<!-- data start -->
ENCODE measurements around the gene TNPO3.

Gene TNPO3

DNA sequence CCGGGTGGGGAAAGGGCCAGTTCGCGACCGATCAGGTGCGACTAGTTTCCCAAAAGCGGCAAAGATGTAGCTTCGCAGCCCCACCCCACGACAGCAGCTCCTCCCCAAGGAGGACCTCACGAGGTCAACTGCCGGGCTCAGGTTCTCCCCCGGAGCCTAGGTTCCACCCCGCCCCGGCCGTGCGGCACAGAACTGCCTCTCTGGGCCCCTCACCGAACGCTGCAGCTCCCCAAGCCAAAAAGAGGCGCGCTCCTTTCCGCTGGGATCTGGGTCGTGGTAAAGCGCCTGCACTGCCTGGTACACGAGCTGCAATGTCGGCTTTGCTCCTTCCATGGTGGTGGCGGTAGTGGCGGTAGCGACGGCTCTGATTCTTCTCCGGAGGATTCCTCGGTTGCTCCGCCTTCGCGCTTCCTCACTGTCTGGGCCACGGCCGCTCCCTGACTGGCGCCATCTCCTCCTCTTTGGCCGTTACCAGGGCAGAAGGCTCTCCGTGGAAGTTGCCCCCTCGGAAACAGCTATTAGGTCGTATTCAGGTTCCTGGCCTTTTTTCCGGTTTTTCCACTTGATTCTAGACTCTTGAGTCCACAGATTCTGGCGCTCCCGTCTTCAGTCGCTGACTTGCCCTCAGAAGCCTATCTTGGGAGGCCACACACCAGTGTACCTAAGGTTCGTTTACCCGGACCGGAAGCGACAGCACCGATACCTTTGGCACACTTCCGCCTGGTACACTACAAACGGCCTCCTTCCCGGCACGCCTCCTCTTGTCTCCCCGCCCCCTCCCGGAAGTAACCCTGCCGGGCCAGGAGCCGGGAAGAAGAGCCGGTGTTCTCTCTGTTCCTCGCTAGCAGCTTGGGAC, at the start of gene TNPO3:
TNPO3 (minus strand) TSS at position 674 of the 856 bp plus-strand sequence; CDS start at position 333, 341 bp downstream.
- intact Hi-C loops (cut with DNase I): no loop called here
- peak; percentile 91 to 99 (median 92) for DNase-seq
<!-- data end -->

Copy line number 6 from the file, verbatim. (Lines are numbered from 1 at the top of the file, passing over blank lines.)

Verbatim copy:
- peak; percentile 91 to 99 (median 92) for DNase-seq